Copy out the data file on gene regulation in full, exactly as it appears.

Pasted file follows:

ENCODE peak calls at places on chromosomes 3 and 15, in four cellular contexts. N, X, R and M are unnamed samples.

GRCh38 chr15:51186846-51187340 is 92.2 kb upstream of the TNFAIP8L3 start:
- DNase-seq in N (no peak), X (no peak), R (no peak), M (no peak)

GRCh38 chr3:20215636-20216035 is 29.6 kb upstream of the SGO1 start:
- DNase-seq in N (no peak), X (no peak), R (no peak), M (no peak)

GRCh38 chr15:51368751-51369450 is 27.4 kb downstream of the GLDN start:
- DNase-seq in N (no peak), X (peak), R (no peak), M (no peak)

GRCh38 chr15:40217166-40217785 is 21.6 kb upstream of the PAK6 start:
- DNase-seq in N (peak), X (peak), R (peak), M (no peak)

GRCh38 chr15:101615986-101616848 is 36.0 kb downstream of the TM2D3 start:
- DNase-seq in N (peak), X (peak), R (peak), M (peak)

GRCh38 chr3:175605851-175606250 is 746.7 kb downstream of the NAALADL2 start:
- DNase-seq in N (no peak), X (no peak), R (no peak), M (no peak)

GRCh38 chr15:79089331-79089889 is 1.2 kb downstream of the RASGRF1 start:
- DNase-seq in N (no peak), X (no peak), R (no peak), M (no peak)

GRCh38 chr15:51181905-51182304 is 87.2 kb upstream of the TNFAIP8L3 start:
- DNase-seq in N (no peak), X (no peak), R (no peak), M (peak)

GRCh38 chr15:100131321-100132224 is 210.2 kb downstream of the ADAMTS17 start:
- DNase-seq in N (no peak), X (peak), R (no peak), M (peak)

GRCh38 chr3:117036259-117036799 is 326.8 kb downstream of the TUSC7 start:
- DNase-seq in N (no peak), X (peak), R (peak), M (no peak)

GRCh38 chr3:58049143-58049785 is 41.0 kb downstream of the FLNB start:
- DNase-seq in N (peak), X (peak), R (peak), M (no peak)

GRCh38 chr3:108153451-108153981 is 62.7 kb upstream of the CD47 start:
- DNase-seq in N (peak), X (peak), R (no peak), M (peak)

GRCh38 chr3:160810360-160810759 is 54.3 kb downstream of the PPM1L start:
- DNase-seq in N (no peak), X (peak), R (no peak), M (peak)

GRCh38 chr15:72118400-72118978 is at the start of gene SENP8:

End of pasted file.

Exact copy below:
ENCODE peak calls at places on chromosomes 3 and 15, in four cellular contexts. N, X, R and M are unnamed samples.

GRCh38 chr15:51186846-51187340 is 92.2 kb upstream of the TNFAIP8L3 start:
- DNase-seq in N (no peak), X (no peak), R (no peak), M (no peak)

GRCh38 chr3:20215636-20216035 is 29.6 kb upstream of the SGO1 start:
- DNase-seq in N (no peak), X (no peak), R (no peak), M (no peak)

GRCh38 chr15:51368751-51369450 is 27.4 kb downstream of the GLDN start:
- DNase-seq in N (no peak), X (peak), R (no peak), M (no peak)

GRCh38 chr15:40217166-40217785 is 21.6 kb upstream of the PAK6 start:
- DNase-seq in N (peak), X (peak), R (peak), M (no peak)

GRCh38 chr15:101615986-101616848 is 36.0 kb downstream of the TM2D3 start:
- DNase-seq in N (peak), X (peak), R (peak), M (peak)

GRCh38 chr3:175605851-175606250 is 746.7 kb downstream of the NAALADL2 start:
- DNase-seq in N (no peak), X (no peak), R (no peak), M (no peak)

GRCh38 chr15:79089331-79089889 is 1.2 kb downstream of the RASGRF1 start:
- DNase-seq in N (no peak), X (no peak), R (no peak), M (no peak)

GRCh38 chr15:51181905-51182304 is 87.2 kb upstream of the TNFAIP8L3 start:
- DNase-seq in N (no peak), X (no peak), R (no peak), M (peak)

GRCh38 chr15:100131321-100132224 is 210.2 kb downstream of the ADAMTS17 start:
- DNase-seq in N (no peak), X (peak), R (no peak), M (peak)

GRCh38 chr3:117036259-117036799 is 326.8 kb downstream of the TUSC7 start:
- DNase-seq in N (no peak), X (peak), R (peak), M (no peak)

GRCh38 chr3:58049143-58049785 is 41.0 kb downstream of the FLNB start:
- DNase-seq in N (peak), X (peak), R (peak), M (no peak)

GRCh38 chr3:108153451-108153981 is 62.7 kb upstream of the CD47 start:
- DNase-seq in N (peak), X (peak), R (no peak), M (peak)

GRCh38 chr3:160810360-160810759 is 54.3 kb downstream of the PPM1L start:
- DNase-seq in N (no peak), X (peak), R (no peak), M (peak)

GRCh38 chr15:72118400-72118978 is at the start of gene SENP8: